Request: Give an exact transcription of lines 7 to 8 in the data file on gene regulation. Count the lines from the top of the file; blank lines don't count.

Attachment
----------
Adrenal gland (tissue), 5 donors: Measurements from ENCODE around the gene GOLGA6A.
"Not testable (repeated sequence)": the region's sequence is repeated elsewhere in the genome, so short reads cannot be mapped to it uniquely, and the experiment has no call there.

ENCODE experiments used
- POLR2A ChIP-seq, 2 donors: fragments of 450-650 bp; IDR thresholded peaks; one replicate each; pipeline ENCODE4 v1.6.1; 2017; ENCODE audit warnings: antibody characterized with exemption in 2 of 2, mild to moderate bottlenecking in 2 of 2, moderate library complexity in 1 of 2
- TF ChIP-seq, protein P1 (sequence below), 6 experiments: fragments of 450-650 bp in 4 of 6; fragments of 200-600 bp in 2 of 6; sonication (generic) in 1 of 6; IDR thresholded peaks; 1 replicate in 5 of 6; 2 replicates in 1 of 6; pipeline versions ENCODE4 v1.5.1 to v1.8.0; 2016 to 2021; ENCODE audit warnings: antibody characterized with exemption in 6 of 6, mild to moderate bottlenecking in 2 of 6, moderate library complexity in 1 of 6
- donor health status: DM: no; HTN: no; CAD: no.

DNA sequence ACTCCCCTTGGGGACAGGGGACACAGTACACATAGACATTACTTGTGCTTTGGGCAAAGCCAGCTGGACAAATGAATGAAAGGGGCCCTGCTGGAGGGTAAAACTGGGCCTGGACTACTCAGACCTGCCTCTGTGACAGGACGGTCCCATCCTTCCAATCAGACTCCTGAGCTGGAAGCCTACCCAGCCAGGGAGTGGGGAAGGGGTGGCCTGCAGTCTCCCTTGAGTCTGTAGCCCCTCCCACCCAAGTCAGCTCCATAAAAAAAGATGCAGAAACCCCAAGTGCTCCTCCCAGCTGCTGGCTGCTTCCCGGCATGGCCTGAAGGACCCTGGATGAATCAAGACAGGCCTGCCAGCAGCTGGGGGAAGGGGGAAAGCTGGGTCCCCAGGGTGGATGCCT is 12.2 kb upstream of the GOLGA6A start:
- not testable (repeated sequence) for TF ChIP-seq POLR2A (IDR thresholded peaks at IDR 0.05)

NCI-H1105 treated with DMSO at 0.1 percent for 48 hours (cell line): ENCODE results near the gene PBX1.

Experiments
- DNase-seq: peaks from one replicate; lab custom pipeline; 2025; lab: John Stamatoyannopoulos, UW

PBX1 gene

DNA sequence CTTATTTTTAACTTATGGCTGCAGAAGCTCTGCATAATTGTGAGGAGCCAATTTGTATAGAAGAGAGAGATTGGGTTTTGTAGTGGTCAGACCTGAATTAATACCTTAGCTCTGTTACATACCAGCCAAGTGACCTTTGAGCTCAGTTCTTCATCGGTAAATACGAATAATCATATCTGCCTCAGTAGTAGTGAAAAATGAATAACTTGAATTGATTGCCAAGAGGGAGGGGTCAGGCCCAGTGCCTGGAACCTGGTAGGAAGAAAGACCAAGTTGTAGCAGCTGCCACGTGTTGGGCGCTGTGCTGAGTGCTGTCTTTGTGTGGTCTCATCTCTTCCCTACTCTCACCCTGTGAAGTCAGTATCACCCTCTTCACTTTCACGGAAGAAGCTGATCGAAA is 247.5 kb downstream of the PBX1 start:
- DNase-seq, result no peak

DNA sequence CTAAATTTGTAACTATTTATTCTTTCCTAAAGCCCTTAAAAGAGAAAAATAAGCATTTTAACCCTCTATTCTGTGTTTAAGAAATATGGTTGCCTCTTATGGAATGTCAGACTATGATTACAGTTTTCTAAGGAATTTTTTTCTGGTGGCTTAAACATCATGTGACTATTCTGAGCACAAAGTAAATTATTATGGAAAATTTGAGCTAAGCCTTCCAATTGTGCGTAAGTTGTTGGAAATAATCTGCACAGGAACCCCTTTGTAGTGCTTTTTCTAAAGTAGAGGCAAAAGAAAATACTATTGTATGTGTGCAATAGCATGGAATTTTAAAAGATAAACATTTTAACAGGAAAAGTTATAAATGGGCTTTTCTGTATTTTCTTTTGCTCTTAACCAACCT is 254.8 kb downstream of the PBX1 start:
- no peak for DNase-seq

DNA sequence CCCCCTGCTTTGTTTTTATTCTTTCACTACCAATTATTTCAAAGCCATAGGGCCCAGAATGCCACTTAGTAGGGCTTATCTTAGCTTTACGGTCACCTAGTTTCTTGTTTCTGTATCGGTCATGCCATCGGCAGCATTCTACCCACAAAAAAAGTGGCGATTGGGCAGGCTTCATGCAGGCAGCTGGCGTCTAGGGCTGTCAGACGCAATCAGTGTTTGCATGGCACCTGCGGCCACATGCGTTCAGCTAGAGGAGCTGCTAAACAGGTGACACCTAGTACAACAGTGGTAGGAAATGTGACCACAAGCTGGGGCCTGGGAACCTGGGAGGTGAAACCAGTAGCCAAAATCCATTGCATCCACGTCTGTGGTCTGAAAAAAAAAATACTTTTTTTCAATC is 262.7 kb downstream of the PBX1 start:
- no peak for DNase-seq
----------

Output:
DNA sequence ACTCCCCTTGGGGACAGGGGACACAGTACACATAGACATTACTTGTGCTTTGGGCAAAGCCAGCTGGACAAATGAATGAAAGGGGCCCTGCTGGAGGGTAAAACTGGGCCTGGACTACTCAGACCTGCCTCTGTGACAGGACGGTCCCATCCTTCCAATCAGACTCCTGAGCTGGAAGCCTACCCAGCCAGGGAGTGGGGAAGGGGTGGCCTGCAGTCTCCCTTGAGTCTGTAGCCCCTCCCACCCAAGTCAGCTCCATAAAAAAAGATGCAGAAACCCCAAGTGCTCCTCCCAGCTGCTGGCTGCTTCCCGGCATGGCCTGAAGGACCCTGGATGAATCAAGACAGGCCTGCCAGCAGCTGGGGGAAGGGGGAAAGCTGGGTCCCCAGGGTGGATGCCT is 12.2 kb upstream of the GOLGA6A start:
- not testable (repeated sequence) for TF ChIP-seq POLR2A (IDR thresholded peaks at IDR 0.05)